Other than the two main parts, the diapers usually contain other materials as well including adhesives or tapes involved in the process of closure. 

3 ways to manage disposed diapers

It is a matter of prime curiosity that what is the fate of diapers that end up in our trash cans. The answer to this may be subjective based on a number of factors, for instance, how good the waste disposal system is in the area. 

For developed countries, it can be learnt from national surveys and data collected by the Environmental Protection Agency that the diapers that end up in the trash cans may be subjected to landfills, composting, incineration, or recycling. 

A landfill is a garbage dump that is designed to contain waste and avoid contaminating nearby places. As per the data from authorities, it is estimated that since diapers are the third largest consumer product, they take up more than 3 to 40 percent of landfill space. 

Composting process depends on microbes to degrade the waste in a controlled setting. However, since it has been established that diapers may take up to 500 years to biodegrade therefore composting may not be the best disposal. 

However, research has shown that diapers are compatible with large-scale municipal composting. 

Incineration is the process of burning of solid waste in a controlled environment. Diapers can be subjected to the process of incineration. However, since incineration results in the production of harmful gasses, it may not be a good way (environmentally) to dispose of diapers.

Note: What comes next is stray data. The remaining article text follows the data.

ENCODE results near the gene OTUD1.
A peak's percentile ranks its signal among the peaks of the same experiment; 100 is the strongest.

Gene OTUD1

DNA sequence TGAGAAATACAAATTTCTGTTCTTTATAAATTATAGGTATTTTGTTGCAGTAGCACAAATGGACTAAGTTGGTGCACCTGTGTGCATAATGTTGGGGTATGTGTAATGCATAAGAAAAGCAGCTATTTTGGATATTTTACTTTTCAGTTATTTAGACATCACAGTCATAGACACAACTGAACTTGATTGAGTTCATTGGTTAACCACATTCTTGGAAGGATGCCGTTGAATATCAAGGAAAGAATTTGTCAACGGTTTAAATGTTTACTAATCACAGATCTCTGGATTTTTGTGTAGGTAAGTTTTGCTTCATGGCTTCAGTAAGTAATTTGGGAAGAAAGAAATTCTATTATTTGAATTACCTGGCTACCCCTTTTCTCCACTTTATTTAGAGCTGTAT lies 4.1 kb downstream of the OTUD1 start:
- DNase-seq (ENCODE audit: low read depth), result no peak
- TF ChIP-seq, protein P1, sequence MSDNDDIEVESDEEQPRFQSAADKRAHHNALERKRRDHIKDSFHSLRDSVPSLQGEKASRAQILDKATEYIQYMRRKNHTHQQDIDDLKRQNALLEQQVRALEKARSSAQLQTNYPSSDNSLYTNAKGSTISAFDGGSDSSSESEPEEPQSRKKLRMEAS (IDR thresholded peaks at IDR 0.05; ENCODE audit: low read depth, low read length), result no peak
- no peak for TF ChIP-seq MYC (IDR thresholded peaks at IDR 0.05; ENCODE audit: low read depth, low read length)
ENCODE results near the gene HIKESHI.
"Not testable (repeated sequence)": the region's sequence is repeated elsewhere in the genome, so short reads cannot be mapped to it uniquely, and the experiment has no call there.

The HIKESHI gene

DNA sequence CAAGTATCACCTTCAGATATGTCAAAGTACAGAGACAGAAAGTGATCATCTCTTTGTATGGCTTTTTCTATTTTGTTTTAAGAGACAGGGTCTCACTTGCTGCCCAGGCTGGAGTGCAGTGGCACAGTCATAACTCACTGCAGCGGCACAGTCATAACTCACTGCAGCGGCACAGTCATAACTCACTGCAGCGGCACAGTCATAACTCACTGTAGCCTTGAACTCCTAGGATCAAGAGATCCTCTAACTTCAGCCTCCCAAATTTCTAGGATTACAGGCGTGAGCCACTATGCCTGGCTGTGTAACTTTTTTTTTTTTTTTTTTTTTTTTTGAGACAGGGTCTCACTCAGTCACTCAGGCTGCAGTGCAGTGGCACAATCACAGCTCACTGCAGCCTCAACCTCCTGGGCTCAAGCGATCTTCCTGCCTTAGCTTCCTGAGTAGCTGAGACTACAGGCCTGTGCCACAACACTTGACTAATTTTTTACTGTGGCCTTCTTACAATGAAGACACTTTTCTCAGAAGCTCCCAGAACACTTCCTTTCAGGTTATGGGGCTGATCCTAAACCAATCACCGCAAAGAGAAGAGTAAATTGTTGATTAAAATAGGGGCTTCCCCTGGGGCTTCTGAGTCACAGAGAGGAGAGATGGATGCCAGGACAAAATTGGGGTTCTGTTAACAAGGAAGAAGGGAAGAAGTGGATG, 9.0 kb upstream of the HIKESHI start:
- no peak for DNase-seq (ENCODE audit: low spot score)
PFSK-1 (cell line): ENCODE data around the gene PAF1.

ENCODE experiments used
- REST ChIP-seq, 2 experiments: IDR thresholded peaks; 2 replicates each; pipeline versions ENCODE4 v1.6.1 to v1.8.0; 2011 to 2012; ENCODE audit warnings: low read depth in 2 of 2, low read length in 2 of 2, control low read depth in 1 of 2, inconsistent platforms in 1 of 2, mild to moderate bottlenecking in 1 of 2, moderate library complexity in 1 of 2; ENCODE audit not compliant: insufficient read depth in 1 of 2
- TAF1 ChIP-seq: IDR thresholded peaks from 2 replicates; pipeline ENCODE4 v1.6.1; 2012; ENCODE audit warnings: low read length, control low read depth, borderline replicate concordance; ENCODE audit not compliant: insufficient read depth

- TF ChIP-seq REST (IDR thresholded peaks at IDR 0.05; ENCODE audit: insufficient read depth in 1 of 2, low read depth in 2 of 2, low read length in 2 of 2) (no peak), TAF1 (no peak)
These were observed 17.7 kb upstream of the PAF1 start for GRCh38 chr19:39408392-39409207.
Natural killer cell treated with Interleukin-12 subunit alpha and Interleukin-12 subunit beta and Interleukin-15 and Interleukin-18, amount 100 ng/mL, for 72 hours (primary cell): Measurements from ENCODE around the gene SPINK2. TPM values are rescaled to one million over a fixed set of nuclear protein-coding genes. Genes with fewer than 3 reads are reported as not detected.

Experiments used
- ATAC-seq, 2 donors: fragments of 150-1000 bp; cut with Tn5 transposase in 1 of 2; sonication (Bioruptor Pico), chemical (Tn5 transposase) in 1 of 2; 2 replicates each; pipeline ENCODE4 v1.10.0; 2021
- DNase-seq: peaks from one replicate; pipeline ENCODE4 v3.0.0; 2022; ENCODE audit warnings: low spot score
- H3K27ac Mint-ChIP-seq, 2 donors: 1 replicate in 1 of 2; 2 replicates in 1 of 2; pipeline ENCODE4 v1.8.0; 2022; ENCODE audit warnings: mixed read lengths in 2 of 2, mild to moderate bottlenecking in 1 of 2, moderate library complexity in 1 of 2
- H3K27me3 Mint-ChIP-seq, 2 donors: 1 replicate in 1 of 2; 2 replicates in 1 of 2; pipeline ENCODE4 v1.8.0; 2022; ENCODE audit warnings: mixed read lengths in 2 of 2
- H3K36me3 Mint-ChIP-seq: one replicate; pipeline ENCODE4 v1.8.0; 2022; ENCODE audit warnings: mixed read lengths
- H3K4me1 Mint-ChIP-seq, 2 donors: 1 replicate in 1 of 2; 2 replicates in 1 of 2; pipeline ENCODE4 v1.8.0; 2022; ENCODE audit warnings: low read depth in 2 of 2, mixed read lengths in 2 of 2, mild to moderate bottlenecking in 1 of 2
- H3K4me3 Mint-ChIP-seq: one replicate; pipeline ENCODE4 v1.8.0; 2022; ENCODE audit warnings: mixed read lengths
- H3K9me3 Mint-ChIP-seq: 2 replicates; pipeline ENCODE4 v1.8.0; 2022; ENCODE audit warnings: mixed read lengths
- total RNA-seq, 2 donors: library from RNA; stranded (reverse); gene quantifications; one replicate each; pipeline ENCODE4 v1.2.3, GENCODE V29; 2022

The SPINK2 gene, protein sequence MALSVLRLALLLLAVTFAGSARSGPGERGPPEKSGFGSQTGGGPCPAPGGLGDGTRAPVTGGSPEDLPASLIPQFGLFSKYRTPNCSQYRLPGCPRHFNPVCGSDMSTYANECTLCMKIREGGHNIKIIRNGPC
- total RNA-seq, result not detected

As per recycling, given the present context of scientific knowledge and practices, it is not possible to recycle diapers. However, research is underway and it may become possible to recycle diapers in near future. 

Can diapers be biodegradable in the Future?

It is a matter of piqued interest that what is the future of diapers? Is there any room for green diapers especially when there is a significant shift towards sustainability and environmental consideration. 

It must first be discussed how diapers can be green or biodegradable. For that, it must be made of those materials that are natural rather than synthetic so that they may be biodegraded in a short span of time rather than taking hundreds of years.

Traditional diapers are made of plastics and polymers like polyethylene which on one side augments the functioning capacity of diapers but on the other side, harm the environment. 

In comparison to traditional diapers, there are green diapers that are environmentally friendly. 

For diapers to be green, scientists must replace the synthetic materials used in diapers without compromising the functional capacity of diapers. 

Some of the major qualities of green diapers should be:

  • Chlorine-free
  • Perfume-free
  • Dye-free
  • Latex-free 
  • Must contain the least plastic 

Another approach in the context of the future of diapers is the concept of hybrid diapers. Hybrid diapers are a mixture of cloth and disposable diapers and the basic idea behind hybrid diapers is to lessen solid waste. 

Since the majority of diapers end up in landfills, hybrid diapers offer less strain on the landfills by reducing the overall volume that diapers take up in a landfill. In this way, there is room for other waste products to be processed. 

Conclusion 

The article explored various materials from which diapers are made which led to the final conclusion that disposable diapers are not biodegradable because they are made up of synthetic materials which take hundreds of years to biodegrade. The article also explained 3 ways to process disposed diapers, including landfills, incineration, and composting. The article also expanded on the concept of green diapers and hybrid diapers while also exploring if there is any room for biodegradability for diapers in the future.